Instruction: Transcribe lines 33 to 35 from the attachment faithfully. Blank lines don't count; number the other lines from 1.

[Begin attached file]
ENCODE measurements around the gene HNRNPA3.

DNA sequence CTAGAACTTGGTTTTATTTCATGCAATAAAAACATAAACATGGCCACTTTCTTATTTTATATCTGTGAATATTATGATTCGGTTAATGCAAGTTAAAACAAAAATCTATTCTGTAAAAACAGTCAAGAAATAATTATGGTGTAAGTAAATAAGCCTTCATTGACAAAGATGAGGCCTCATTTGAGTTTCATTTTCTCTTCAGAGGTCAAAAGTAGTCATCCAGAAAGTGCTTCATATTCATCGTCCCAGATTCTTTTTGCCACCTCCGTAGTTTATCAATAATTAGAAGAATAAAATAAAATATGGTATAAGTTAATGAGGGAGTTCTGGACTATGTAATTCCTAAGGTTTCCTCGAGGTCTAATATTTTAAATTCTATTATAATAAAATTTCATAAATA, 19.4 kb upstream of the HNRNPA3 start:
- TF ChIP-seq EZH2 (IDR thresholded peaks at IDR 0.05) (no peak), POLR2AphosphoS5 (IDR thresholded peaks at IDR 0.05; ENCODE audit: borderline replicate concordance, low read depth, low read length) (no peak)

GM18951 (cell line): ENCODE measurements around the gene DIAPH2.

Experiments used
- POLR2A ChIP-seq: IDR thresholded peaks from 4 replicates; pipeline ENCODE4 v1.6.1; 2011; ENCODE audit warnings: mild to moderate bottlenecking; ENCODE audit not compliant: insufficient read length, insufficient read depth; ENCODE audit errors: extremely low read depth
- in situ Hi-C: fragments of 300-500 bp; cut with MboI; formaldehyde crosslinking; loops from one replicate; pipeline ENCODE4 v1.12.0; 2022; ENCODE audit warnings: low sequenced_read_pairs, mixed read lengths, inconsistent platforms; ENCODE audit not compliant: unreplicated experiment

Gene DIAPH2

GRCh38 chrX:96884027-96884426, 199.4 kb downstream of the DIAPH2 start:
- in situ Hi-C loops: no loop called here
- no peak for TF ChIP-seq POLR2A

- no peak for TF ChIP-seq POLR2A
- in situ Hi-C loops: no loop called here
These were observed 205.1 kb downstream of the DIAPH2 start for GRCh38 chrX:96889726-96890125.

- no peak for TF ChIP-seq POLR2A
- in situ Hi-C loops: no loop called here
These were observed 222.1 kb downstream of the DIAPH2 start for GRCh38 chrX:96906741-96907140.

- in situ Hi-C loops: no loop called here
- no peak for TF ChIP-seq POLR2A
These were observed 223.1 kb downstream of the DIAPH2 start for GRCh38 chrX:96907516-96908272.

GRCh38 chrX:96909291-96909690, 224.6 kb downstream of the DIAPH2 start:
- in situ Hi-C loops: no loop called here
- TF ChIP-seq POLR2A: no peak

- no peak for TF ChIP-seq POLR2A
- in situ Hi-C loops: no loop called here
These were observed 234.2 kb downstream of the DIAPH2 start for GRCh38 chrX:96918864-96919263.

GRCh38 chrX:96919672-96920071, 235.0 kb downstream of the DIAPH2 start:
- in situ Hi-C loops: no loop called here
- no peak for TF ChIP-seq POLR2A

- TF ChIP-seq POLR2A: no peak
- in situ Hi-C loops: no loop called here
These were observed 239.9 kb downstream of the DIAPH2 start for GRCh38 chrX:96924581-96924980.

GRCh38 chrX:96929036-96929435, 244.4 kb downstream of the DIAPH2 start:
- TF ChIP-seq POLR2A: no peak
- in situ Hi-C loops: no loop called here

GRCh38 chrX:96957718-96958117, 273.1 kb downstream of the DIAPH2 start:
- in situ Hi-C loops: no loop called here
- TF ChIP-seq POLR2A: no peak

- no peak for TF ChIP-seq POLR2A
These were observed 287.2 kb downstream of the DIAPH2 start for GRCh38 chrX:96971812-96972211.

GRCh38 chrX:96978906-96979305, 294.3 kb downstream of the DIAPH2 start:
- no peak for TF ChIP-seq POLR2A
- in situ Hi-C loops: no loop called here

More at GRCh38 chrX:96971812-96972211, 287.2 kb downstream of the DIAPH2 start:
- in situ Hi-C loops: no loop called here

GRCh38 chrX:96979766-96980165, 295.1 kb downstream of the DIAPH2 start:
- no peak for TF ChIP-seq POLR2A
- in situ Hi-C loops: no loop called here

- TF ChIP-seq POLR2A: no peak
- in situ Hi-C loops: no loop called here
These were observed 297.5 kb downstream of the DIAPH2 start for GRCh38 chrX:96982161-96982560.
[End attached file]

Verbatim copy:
GRCh38 chrX:96929036-96929435, 244.4 kb downstream of the DIAPH2 start:
- TF ChIP-seq POLR2A: no peak
- in situ Hi-C loops: no loop called here